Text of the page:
Cody Martin’s 21 strikeouts tied the Braves rookie with the Dodgers’ Yimi Garcia for the NL lead among relievers (two ahead of Aroldis Chapman, by the way, who has 19 in 10 2/3 innings). Garcia has 21 in 13 2/3 innings, while Martin’s 16.1 relief innings leads the NL.

  Braves relievers Luis Avilan and Jim Johnson are tied with 10 other pitchers for the major league lead in appearances with 14 apiece.

• Let’s close with this classic, one of the trove produced by New Orleans’ first family of funk, The Neville Brothers. We saw Aaron Neville sing this on Saturday, one of the highlights of this year’s JazzFest in New Orleans.

“YELLOW MOON” by The Neville Brothers

The Neville Brothers

The Neville Brothers

Yellow moon, yellow moon,
why you keep peeping in my window?
Do you know something
Do you know something that I don’t know?
Did you see my baby
walking down that railroad tracks?
You couldn’t tell me
if the girl’s ever coming back.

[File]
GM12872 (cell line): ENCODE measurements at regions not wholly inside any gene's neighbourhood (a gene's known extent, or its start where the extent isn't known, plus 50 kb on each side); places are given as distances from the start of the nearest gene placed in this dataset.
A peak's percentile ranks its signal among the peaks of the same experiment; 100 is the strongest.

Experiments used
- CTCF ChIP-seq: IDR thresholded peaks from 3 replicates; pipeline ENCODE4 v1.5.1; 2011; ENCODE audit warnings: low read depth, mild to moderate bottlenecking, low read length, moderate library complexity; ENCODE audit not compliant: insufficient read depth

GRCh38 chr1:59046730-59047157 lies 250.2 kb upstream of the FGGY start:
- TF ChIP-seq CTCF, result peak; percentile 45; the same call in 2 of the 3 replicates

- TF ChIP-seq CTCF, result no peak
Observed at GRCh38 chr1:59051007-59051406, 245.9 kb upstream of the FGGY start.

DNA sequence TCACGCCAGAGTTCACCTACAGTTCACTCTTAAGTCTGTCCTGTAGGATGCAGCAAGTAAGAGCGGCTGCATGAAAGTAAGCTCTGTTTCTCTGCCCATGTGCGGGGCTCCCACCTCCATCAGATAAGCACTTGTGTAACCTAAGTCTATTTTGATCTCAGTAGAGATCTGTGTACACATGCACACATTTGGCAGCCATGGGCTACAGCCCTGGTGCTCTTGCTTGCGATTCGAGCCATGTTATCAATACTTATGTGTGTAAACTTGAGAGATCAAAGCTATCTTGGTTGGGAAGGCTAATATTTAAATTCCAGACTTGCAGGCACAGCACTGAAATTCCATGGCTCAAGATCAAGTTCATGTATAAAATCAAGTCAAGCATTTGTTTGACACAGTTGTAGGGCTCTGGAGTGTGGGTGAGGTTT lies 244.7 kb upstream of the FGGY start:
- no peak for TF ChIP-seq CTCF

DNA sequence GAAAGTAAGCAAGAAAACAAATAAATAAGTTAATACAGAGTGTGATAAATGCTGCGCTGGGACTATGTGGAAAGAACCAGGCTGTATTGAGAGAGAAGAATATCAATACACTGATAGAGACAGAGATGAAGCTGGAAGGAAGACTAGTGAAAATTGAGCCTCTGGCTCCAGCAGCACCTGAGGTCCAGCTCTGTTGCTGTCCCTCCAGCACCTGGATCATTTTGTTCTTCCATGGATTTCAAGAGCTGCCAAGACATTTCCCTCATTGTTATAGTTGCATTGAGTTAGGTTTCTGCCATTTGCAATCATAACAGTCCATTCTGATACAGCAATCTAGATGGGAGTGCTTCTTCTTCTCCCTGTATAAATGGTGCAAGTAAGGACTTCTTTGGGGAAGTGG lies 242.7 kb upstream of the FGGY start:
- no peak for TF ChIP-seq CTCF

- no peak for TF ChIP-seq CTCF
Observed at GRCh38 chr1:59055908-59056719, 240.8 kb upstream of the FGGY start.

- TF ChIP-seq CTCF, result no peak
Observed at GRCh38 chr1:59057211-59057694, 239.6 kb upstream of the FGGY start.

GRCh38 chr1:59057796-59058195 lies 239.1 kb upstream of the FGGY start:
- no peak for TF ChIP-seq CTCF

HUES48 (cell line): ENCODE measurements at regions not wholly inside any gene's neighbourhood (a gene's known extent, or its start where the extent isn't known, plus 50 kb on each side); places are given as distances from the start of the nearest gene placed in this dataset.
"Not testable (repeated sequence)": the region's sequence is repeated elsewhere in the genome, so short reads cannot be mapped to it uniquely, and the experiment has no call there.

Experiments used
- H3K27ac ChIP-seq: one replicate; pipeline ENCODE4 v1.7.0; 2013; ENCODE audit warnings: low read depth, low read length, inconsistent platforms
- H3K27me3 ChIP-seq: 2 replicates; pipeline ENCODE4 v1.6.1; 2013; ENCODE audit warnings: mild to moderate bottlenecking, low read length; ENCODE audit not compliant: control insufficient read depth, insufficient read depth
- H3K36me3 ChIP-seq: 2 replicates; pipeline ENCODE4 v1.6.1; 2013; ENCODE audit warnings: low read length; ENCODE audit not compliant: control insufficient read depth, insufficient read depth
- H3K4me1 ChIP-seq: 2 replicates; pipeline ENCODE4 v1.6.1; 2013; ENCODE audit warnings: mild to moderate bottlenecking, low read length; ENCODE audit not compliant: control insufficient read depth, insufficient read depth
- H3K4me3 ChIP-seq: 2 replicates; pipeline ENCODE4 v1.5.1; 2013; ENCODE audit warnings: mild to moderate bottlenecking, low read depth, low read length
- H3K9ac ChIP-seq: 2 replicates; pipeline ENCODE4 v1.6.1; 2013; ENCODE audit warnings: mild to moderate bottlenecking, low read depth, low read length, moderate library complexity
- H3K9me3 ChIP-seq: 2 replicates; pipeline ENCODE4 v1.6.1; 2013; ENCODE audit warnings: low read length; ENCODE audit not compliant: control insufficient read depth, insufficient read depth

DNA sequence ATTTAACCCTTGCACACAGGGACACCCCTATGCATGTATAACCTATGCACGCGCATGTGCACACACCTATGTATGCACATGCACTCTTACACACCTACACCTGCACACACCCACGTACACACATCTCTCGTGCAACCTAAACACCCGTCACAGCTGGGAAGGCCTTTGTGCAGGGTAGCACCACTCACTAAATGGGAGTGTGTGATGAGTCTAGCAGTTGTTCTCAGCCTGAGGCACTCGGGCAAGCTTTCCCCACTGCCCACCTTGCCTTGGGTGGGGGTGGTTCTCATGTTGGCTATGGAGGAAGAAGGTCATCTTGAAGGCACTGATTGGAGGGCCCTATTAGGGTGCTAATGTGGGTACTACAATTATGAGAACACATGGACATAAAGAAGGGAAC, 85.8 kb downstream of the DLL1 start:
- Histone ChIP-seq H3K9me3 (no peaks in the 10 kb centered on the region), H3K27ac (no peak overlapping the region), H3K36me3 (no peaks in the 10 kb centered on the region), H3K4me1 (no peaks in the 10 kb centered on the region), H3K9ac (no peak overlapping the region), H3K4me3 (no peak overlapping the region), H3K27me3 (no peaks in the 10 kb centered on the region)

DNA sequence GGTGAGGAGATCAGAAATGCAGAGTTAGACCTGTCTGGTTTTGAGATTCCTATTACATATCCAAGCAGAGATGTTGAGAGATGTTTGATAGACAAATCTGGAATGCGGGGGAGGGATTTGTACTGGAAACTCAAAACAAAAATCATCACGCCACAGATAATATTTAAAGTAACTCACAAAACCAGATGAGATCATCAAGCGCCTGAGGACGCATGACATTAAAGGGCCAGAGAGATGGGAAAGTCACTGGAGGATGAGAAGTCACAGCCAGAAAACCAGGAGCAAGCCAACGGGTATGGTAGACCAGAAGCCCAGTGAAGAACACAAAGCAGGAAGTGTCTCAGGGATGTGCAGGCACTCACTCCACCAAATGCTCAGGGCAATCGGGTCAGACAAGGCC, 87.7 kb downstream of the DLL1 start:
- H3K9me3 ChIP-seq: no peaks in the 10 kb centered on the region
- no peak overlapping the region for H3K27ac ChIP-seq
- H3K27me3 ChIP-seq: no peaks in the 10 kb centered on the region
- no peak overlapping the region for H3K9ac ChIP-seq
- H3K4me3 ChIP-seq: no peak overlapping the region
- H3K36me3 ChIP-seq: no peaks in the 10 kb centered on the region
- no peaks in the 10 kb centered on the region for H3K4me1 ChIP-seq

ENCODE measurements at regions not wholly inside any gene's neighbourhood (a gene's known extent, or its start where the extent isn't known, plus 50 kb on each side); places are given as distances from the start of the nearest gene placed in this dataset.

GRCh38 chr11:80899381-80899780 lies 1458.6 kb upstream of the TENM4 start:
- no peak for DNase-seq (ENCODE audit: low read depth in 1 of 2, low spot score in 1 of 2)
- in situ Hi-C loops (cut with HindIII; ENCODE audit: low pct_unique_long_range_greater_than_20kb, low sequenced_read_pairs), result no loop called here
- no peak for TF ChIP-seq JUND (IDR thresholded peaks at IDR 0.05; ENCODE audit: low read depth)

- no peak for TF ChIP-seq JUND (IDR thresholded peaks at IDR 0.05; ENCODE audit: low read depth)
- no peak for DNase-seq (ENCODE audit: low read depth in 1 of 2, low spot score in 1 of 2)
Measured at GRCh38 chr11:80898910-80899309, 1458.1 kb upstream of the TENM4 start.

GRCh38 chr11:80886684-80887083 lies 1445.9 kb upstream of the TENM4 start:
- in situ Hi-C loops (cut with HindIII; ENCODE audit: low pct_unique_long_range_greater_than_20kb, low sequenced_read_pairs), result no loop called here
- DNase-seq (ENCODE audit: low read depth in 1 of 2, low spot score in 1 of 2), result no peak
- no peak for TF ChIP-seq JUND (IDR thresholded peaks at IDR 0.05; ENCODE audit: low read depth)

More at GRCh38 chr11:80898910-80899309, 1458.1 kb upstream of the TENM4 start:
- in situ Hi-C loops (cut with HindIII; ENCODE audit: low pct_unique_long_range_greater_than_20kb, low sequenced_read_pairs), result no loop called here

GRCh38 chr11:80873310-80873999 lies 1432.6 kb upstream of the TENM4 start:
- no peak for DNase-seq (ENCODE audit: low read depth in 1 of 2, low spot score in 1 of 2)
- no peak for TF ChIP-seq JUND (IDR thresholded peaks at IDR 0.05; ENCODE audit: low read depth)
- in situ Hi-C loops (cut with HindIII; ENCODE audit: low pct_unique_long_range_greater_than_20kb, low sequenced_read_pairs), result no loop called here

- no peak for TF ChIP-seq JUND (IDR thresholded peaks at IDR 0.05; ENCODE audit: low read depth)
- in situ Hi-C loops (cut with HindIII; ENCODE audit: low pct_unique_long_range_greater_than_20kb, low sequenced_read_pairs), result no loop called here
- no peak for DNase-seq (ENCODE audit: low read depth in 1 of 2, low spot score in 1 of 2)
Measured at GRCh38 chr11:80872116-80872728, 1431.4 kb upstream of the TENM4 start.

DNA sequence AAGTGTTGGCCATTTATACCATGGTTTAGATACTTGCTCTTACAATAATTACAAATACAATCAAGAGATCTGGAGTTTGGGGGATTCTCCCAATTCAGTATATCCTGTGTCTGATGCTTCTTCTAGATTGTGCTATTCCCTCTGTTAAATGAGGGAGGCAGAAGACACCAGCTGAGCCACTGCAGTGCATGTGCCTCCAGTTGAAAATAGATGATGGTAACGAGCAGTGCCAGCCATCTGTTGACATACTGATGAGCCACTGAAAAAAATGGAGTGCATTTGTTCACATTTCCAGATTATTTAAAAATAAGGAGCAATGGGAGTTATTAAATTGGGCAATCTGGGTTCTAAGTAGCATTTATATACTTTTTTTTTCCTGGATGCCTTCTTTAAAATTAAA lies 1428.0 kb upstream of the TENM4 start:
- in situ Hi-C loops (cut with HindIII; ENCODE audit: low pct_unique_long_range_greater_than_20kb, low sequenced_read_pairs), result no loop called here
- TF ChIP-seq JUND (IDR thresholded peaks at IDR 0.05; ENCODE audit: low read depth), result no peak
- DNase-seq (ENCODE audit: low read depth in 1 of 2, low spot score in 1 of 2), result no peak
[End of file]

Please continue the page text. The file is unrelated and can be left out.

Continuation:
Is she hid out with another
or is she trying to get back home?
Is she wrapped up in some other man’s arms?
Or is the girl somewhere all alone?
Can you see if she is missing me,
or is she having a real good time?
Has she forgotten all about me,
or is the girl still mine all mine?

With your eye so big and shiny
You can see the whole damn land
Yellow moon, can you tell me
If the girl’s with another man?

Oh yellow moon, yellow moon, yellow moon,
have you seen that creole woman
You couldn’t tell me
Now ain’t you a friend of mine.

With your eye so big and shiny
You can see the whole damn land
Yellow moon, can you tell me
If the girl’s with another man?

Oh yellow moon, yellow moon, yellow moon,
have you seen that creole woman
You couldn’t tell me
Now ain’t you a friend of mine.